Figure 1: Plain anteroposterior (A) and lateral (B) radiographic views showing a right distal spiroid diaphyseal tibia fracture (AO/OTA type 42-B2) associated with a comminuted distal fibula fracture. Arrows indicate diffuse calcifications of infra-popliteal vessels. View Figure 1

Figure 2: Three-dimensional reconstructed computed tomography angiography images of the arterial vessels of the right leg, with (A) and without (B) the underlying skeleton, showing diffuse atherosclerotic disease and anterior tibial artery entrapment with an arterial stop at the distal tibia fracture line, and distal reperfusion from collaterals. View Figure 2

Surgical Technique


The surgical strategy involved three distinctive steps. The first step was performed within 24 hours after the injury and consisted of a 6 cm anterolateral incision centered on the fracture, to allow direct visualization of the fracture line. A laminar spreader was cautiously used to open the fracture gap, allowing identification of entrapped tissues including periosteum, ATA, concomitant veins and DPN. These structures were removed from the fracture without further periosteal stripping (Figure 3). Visual examination after release revealed no gross injury to the ATA and DPN, so that no microsurgical exploration or repair was needed.

Figure 3: Clinical photograph at the time of surgery showing the use of a laminar spreader (*) distracting the fracture gap; the anterior tibial artery and deep peroneal nerve are isolated on silastic loops. View Figure 3

The second step consisted of the diaphyseal tibia fracture fixation using a standard MIPO technique. A 3 cm incision above the medial malleolus was made and a low profile anatomically pre-contoured 3.5/4.5 mm locking compression plate (LCP; Synthes®, Oberdorf, Switzerland) was subcutaneously inserted in a retrograde fashion. A 3 cm medial incision was made over the proximal end of the plate, 2 cm posteriorly to the anterior crest of the tibia. Reduction was obtained indirectly with manual traction of the limb under fluoroscopic guidance and confirmed by direct visualization through the anterolateral incision. After provisional fixation with 1.6 mm Kirschner wires, the plate was fixed proximally and distally with the appropriate locking screws. Due to swollen soft tissues over the lateral malleolus and poor skin quality, distal fibular fixation was postponed. The surgical wounds were closed and dressed in the customary manner. Upon operating room discharge, the foot was well perfused and pedal pulse was present on the operated side. Postoperative radiographs showed adequate fracture reduction (Figure 4).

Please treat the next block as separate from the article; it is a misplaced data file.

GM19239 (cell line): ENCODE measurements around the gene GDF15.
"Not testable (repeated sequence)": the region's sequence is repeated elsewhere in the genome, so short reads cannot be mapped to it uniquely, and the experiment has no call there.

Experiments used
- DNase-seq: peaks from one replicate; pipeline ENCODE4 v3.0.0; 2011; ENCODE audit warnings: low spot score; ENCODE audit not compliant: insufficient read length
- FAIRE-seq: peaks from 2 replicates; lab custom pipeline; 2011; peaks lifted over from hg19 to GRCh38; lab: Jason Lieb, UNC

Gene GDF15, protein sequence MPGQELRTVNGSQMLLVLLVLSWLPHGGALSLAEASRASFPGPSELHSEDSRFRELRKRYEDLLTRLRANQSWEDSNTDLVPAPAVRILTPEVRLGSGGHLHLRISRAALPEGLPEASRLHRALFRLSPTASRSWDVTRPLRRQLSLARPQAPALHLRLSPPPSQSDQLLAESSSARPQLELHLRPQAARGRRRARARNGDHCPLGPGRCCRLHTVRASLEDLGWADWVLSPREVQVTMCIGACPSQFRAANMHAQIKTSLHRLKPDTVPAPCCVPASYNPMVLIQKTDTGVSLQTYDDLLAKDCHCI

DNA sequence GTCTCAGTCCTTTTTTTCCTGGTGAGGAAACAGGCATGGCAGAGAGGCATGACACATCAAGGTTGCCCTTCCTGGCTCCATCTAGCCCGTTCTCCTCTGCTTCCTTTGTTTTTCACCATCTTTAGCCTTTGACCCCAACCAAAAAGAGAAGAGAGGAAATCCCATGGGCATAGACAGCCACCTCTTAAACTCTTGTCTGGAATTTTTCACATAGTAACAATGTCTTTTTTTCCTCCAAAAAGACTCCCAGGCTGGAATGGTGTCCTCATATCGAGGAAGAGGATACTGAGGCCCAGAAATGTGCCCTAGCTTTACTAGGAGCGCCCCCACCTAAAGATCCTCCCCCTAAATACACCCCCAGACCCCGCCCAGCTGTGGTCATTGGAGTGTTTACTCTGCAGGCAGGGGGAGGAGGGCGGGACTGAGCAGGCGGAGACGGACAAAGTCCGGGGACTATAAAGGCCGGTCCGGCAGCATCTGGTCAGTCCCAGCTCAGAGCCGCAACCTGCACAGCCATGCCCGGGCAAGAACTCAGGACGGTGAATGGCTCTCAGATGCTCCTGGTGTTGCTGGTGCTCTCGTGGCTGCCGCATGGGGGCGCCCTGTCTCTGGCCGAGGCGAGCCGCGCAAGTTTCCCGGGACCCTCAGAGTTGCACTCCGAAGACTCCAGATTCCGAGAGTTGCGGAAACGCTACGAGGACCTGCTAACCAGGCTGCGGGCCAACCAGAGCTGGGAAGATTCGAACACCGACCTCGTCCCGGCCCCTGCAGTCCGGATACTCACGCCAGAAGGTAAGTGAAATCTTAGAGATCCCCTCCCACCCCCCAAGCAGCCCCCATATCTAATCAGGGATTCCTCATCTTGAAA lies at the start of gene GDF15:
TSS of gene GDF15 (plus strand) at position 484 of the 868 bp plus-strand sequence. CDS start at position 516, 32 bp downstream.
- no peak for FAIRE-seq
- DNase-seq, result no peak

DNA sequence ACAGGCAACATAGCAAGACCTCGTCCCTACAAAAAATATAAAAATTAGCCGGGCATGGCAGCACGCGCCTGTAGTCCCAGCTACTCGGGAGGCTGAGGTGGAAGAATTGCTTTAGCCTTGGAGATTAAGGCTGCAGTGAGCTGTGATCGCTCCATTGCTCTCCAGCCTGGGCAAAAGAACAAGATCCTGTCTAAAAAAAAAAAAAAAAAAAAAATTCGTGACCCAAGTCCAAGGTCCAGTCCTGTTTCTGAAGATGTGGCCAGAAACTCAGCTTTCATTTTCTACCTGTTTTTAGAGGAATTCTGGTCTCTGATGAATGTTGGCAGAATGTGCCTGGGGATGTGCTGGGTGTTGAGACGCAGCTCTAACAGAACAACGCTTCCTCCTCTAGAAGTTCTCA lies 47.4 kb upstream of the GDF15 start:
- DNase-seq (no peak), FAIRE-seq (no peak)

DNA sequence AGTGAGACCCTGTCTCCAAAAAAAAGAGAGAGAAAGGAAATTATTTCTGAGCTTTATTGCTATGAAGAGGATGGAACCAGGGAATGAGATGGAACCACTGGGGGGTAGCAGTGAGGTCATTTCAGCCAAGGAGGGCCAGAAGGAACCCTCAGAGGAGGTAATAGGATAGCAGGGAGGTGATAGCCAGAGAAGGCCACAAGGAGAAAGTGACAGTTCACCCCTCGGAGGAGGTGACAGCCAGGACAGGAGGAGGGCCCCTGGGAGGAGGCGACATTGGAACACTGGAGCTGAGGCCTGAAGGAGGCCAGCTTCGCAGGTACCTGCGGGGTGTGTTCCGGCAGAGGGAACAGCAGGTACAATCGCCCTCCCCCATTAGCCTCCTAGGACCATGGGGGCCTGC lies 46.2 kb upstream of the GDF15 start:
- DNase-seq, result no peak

Figure 4: Plain anteroposterior (A) and lateral (B) radiographic views following distal tibia fixation revealing adequate reduction. View Figure 4

On Day 13, the third step was performed with lateral malleolus fracture fixation using an anatomic 2.7/3.5 mm LCP (Synthes®, Oberdorf, Switzerland). Toe touch weight-bearing with a short leg cast was prescribed for 6 weeks following surgery.

Results


Postoperative radiographs showed adequate fracture reduction. Wound healing occurred uneventfully. The patient was full weight bearing at 12 weeks and radiographs confirmed ongoing bone union at 16 weeks (Figure 5). At time of last follow-up, at 12 months, the patient was pain-free, active and ambulating, and radiographs showed complete bone union (Figure 6). Pedal pulse was present throughout follow-up and the patient had no complaints suggestive of vascular insufficiency of the affected limb. DPN function was preserved. Ankle range of motion reached a flexion-extension of 45-0-5° at last follow-up after intensive physiotherapy.

Figure 5: Plain anteroposterior (A) and lateral (B) radiographic views 16 weeks after definitive osteosynthesis demonstrating ongoing fracture consolidation. View Figure 5

Figure 6: Plain anteroposterior (A) and lateral (B) radiographic views 1 year after osteosynthesis showing complete fracture consolidation. View Figure 6

Discussion


Soft tissue interposition in a fracture line is associated with fracture reduction difficulties, non-operative treatment failure, injury to the incarcerated structure and compromised bone union [1,2,9-11,15-21]. Experimental studies show that muscle interposition in an animal fracture model prevents callus formation by creating a gap at the fracture site and is a predictable way to obtain intentional non-union [1,2,20,21]. In the human model, fractures treated conservatively may evolve towards non-union more frequently than those surgically fixed partly due to unrecognized loss of proper bone-to-bone contact [16]. In the distal part of the leg, the tibialis anterior, extensor digitorum longus, and extensor hallucis longus muscles and tendons lie at an average of 6 mm from the anterior distal tibial surface, the closest being the tibialis anterior making this structure at particular risk [22]. The incidence of adverse bone healing due to soft-tissue interposition in distal tibia fractures is currently unknown. However, this mechanism may be partly responsible for the delayed union and non-union rates of 4%-44% and 3.6-9% respectively reported despite adequate fixation methods [3-8,23].